As I grow older, I tend to forget about events in my youth that shaped the person that I am now. I was reminded of this last week after seeing a Thomas Struth photography exhibit at the St. Louis Art Museum. Struth’s pictures are enlarged to mural size and depict the complex industrial environments of the modern age: repairing the Space Shuttle, a blowout preventer at an oil rig (shown here), the insides of physics and chemistry labs, the Disney Soarin’ hang glider simulation ride, and chip fabrication plants. Many of these are places that I have had the opportunity to visit over the years as a technology reporter.
The pictures reminded me of a part-time job that I had as an undergraduate student. My college had obtained a set of geometrical string models that were first constructed back in the 1830s and demonstrated conic sections, such as the intersection of a plane and a cone. Back then, we didn’t have Mathematica or color textbooks to show engineering students how to draw these things. These models were constructed out of strings threaded through moveable brass pieces that were attached to wooden bases, using lead weights to keep the strings taut.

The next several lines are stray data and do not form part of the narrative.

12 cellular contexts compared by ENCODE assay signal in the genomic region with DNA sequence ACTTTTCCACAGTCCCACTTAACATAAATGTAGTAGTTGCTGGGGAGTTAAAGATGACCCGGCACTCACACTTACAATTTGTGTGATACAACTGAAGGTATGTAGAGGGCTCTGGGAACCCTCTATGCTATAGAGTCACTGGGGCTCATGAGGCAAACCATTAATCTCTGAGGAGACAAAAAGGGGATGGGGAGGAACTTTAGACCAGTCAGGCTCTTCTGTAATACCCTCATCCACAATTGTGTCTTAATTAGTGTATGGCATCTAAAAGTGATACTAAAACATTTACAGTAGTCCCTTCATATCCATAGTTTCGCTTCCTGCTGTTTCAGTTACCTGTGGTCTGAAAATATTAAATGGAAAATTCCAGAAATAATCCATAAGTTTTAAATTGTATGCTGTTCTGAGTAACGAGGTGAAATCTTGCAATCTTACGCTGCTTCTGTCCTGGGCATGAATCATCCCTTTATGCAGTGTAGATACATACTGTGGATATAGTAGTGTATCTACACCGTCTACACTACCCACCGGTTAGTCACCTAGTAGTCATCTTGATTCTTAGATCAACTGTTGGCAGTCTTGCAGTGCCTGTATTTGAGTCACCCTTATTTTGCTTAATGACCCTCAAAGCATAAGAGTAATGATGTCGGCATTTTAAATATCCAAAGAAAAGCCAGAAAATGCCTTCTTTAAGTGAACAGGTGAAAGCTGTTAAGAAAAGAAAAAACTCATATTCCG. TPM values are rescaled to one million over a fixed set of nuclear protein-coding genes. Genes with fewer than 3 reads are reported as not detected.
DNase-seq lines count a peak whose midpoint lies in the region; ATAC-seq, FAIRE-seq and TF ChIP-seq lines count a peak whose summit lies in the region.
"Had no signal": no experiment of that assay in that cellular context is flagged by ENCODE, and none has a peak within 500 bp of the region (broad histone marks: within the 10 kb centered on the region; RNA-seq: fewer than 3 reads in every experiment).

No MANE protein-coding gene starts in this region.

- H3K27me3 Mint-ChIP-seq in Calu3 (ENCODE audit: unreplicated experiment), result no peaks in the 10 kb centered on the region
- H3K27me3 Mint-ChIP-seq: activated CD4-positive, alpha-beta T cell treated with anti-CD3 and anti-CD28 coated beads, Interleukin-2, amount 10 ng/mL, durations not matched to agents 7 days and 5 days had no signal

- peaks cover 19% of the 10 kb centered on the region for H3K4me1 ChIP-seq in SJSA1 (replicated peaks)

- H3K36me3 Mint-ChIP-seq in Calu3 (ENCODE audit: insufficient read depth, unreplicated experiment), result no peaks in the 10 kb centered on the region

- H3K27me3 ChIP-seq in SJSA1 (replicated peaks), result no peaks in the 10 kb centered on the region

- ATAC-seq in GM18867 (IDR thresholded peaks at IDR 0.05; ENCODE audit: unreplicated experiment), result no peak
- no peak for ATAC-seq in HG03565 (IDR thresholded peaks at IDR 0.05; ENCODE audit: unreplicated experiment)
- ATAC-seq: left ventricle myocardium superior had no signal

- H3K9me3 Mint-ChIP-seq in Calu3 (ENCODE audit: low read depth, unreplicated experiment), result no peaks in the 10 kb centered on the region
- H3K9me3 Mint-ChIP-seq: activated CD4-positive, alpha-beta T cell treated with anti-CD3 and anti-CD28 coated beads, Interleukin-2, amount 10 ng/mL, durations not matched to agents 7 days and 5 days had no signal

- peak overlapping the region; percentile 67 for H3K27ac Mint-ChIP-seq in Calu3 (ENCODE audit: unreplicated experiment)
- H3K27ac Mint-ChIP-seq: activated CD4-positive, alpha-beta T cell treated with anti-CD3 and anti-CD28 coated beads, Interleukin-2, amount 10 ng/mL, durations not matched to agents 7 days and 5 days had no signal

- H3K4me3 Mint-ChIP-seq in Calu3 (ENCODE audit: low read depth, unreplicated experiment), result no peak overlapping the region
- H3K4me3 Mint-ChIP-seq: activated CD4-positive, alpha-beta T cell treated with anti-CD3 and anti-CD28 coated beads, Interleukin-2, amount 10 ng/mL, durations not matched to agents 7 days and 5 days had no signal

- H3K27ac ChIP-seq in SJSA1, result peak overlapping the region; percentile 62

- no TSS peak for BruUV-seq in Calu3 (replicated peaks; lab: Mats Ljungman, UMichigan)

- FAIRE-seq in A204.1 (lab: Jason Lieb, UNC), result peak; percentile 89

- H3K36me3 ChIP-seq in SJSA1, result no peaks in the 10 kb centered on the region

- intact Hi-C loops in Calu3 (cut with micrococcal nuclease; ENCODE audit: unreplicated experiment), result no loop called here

The models were first built by a French mathematician Theodore Olivier, and were used in undergraduate descriptive geometry courses up until 1900. I was one of the students who helped restore them. While the models look very nice now, back when I was a student they were in pretty bad shape: the wooden bases were cracked, the brass pieces were tarnished, and the strings were either tangled or missing. It took some effort to figure out what shapes they were trying to display and how to string them properly. Sometimes there were missing parts and I had the help of the college machine shop and local auto body shops to figure out what to do. The best part of this job was that it came with its own private office, which was a nice perk for me when I needed to escape dorm life for a few quiet hours. After I graduated, the college put the finished models on display for everyone to see.
The intersection of art and technology has always been a part of me, and it was fun seeing Struth’s work. it was great to get to see the details captured and the point of view expressed from these images, lit and composed to show their colors and construction. And the photos reminded me of the beauty of these advanced machines that we have built too.
David, I read all your posts with interest. But this article, particularly the info and photos of the geometrical string models from the 1830s, are just delightful!